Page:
Learning to adaptively respond to cues in the environment that predict behaviourally relevant events is critical for survival. However, in the natural world, where animals are exposed to myriad sensory stimuli, learning the predictive value of cues is non-trivial. How do animals figure out which cues are predictive, and of what? This is called the credit assignment problem. Conceiving of this problem as statistical inference in the time domain offers a parsimonious account of animals’ learning abilities. In other words, when cues occur relative to meaningful events is what determines their information content, their usefulness, and thus, whether they warrant learning about. However, we still do not understand how the brain might keep track of times. We aim to reveal neural mechanisms for time by observing and manipulating neurophysiology in behaving rodents performing tasks that lead them to estimate intervals.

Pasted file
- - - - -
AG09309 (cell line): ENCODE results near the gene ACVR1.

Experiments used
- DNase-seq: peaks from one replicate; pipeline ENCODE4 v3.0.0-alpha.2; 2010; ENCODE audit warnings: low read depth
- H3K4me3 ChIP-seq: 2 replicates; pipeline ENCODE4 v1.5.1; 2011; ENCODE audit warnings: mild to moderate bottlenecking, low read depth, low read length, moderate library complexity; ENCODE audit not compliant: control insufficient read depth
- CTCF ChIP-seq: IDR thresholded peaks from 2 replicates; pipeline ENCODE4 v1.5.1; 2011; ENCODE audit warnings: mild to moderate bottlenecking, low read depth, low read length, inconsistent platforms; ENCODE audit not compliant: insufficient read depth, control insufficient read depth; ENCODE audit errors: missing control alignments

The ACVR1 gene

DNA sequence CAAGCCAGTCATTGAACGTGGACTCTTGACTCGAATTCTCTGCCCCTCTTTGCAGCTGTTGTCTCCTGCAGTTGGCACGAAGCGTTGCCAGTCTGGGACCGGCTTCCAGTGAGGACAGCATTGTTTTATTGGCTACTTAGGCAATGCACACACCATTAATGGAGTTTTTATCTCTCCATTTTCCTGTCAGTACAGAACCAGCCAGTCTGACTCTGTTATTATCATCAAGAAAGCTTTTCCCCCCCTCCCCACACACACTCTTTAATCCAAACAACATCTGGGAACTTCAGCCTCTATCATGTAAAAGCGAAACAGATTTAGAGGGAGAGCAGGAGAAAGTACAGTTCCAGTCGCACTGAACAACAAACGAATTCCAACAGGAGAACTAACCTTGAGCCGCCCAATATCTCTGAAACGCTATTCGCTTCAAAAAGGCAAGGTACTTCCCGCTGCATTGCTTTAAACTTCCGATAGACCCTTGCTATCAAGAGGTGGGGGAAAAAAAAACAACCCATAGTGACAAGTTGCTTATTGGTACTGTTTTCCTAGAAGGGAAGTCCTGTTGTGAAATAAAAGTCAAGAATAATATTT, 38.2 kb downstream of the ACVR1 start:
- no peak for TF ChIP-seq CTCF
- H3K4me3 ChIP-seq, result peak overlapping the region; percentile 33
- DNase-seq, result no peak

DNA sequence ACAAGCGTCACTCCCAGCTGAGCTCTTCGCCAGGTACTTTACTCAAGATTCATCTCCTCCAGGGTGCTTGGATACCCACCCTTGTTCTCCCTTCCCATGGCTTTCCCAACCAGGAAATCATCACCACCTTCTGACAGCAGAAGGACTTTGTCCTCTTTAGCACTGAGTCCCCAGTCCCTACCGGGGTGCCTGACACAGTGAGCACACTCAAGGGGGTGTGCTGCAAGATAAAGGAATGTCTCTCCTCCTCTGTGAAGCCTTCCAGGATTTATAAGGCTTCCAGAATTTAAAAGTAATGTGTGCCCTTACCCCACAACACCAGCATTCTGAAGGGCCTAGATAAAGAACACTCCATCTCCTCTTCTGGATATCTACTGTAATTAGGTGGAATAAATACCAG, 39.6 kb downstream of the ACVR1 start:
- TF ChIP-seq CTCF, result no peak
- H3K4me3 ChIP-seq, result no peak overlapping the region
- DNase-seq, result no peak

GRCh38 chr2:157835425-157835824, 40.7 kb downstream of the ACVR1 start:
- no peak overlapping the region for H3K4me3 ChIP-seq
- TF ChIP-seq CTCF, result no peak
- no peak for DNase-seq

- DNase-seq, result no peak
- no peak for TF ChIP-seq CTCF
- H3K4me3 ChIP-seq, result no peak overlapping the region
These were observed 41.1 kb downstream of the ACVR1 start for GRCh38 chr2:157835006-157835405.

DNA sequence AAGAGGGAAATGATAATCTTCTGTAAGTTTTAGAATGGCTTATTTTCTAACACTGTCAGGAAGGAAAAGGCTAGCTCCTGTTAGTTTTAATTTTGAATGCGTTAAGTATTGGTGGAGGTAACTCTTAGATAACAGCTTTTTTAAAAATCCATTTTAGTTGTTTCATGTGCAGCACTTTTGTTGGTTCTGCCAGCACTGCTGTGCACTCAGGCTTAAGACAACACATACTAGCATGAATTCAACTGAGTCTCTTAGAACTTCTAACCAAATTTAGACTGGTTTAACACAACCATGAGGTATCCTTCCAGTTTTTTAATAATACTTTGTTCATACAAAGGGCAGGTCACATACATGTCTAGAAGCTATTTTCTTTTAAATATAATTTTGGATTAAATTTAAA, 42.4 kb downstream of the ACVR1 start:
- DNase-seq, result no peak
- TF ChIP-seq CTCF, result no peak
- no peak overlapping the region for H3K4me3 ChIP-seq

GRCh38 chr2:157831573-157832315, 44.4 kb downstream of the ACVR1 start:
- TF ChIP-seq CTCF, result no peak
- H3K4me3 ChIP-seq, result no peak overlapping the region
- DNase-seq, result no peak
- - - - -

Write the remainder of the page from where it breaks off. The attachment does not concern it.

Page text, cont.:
How the brain learns to do and when to do it
Behaviour, Neurobiology, Molecular biology and Mathematical modelling
Rodents, Basal Ganglia, Thalamus, Frontal areas of Cerebral Cortex
If you are interested in joining our group, please contact Joe Paton at the email address bellow.